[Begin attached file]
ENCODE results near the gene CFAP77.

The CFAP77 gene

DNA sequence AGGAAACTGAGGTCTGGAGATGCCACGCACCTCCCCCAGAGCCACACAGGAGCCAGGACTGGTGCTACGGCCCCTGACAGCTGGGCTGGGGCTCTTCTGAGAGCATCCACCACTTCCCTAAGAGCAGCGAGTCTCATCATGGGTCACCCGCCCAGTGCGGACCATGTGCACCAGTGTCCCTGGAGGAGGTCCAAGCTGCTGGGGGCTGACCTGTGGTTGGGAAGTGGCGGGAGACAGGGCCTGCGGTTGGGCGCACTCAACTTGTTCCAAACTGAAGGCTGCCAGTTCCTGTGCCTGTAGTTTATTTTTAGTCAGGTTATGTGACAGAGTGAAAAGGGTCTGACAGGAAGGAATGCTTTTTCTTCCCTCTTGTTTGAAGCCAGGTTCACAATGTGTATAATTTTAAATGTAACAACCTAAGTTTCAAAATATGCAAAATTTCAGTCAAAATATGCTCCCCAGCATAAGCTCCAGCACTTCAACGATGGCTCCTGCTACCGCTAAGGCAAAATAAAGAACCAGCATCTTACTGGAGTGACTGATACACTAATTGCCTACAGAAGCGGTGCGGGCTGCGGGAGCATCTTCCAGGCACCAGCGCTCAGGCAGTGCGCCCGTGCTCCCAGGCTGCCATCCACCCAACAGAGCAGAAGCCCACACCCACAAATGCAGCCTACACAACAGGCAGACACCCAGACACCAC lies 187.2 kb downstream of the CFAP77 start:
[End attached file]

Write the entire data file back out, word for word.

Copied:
ENCODE results near the gene CFAP77.

The CFAP77 gene

DNA sequence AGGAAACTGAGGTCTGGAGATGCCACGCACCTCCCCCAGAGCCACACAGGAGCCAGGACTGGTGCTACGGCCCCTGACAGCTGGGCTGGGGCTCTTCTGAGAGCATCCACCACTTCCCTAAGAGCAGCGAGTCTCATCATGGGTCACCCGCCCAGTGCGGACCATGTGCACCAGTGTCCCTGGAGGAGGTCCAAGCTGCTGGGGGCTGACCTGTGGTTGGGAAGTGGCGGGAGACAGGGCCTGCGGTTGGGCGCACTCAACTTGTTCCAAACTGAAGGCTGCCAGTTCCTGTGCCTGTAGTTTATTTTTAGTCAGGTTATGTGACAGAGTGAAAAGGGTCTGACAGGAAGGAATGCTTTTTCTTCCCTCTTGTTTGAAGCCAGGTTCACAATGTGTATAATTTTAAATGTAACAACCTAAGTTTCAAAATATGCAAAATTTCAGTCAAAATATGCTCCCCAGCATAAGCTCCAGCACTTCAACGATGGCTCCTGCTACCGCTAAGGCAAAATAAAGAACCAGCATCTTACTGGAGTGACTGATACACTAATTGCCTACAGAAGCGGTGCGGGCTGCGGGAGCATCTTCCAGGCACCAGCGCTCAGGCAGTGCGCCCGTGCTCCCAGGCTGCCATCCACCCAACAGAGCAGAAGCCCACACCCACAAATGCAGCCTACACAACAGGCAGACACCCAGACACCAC lies 187.2 kb downstream of the CFAP77 start: